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article imageRousseff insists her government untainted by Brazil oil scandal

By AFP     Sep 8, 2014 in World

Brazilian President Dilma Rousseff has insisted a corruption scandal at state oil giant Petrobras does not involve her government, as she fends off a new threat to her re-election bid.

"I think this does not place the government under any suspicion, as nobody in the government has been officially accused of anything," Rousseff said in comments made Sunday and carried by newspapers on Monday.

The scandal at Petrobras erupted on Saturday with polls already showing Rousseff likely to lose the upcoming presidential elections to environmentalist Marina Silva in a run-off October 26.

Jailed former Petrobras director Paulo Roberto Costa has alleged that dozens of leading politicians received kickbacks on Petrobras deals.

Costa was arrested last March on suspicion of corruption and money laundering while he was head of Petrobras' refining and supply between 2004 and 2012.

Paulo Roberto Costa  then Director of Brazil's oil company Petrobras  pictured in Rio de Janeir...
Paulo Roberto Costa, then Director of Brazil's oil company Petrobras, pictured in Rio de Janeiro, on December 19, 2005
Vanderlei Almeida, AFP/File

He is reportedly trying to strike a plea deal with prosecutors in return for a reduced sentence.

Rousseff also ordered Justice Minister Jose Eduardo Cardozo to ask federal police to get her the list of people named by Costa.

"If they do not give it to me, I am going to ask the supreme court," the president told reporters,

Conservative magazine Veja, which first disclosed the allegations, said that among those named by Costa were Energy Minister Edison Lobao, Senate President Renan Calheiros, Enrique Eduardo Alves, chairman of the chamber of deputies, and ruling Workers Party (PT) treasurer Joao Vaccari Neto.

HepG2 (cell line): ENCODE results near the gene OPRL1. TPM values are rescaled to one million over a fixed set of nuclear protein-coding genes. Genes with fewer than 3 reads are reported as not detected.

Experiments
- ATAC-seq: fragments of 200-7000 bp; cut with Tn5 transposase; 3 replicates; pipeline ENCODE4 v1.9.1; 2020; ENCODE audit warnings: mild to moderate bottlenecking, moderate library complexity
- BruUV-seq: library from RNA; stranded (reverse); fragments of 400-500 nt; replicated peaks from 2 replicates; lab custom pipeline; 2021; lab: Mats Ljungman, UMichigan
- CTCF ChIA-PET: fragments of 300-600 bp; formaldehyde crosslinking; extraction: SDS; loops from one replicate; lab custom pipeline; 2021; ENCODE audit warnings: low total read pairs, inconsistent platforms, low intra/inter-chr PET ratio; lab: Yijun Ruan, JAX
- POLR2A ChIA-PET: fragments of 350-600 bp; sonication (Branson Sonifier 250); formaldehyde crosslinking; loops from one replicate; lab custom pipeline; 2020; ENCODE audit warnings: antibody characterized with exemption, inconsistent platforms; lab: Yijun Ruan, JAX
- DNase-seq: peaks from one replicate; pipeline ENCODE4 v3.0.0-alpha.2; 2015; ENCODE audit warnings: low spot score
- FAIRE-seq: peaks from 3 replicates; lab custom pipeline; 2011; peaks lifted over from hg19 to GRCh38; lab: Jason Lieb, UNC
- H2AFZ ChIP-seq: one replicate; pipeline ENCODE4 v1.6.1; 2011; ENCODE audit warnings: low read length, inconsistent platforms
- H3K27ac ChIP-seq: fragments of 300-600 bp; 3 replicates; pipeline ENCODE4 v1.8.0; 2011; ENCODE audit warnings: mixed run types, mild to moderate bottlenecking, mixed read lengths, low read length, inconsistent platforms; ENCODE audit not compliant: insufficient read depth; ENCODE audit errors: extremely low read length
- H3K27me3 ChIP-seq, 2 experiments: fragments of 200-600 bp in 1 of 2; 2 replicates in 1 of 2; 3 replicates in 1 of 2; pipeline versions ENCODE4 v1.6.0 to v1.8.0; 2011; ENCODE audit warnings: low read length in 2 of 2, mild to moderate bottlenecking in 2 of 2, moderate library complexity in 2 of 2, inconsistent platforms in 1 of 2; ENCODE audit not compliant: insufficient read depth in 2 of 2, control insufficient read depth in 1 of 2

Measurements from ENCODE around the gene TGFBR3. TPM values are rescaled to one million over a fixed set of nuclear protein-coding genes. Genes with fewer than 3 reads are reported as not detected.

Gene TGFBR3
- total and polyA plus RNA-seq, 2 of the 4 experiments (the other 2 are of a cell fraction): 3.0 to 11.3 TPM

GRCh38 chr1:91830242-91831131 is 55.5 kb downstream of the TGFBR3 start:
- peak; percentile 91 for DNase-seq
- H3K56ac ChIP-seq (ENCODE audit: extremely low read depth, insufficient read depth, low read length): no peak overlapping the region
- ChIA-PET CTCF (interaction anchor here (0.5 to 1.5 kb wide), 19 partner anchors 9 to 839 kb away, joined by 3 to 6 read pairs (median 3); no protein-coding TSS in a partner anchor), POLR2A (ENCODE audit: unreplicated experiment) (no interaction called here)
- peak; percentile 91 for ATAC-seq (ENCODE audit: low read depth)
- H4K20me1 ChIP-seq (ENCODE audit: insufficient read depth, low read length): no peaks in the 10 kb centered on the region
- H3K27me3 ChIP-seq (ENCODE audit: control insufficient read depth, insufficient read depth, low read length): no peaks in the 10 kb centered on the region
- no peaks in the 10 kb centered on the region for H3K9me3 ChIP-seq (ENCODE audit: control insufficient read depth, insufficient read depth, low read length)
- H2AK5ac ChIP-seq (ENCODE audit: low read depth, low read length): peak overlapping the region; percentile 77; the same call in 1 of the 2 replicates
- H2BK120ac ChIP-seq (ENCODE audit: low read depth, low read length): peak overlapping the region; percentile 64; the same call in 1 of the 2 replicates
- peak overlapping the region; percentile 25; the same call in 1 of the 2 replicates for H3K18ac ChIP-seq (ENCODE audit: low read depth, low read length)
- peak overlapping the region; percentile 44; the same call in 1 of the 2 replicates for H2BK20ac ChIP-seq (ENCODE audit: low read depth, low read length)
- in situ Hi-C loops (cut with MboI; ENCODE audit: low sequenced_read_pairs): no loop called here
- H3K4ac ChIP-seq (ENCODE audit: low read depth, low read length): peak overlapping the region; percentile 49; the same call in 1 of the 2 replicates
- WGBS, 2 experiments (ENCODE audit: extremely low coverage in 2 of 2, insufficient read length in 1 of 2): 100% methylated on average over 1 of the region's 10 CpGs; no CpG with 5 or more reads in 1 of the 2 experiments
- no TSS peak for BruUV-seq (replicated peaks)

Globo daily quoted Rousseff as saying she was awaiting the results of the investigation into the allegations before commenting further.

Presidential candidate for the Brazilian Socialist Party  Marina Silva  pictured during a press conf...
Presidential candidate for the Brazilian Socialist Party, Marina Silva, pictured during a press conference in Sao Paulo, on September 8, 2014
Nelson Almeida, AFP

Rousseff is now fighting to regain the initiative from Silva, who has surged in the polls since the sudden death of Brazilian Socialist Party candidate Eduardo Campos.

Campos was killed in a plane crash August 13, clearing the way for Silva, his vice presidential running mate, to take his place at the top of the Socialist ticket.

But Veja said Costa also named Campos as having benefited from the Petrobras kickbacks, complicating matters for Silva, who hotly denied the allegation as a slur.

Seeking to breathe new life into her campaign, Rousseff at the weekend appointed a new campaign coordinator, Minister of Agrarian Development Miguel Rossetto.

Rossetto replaced Rui Falcao, chairman of the PT, which has been in power since 2003.

As Rousseff and Silva contend with the emerging fallout of the Petrobras graft case, social democratic candidate Aecio Neves, running a distant third in the presidential poll, said at the weekend it was inconceivable Rousseff "knew nothing" of the alleged kickbacks.

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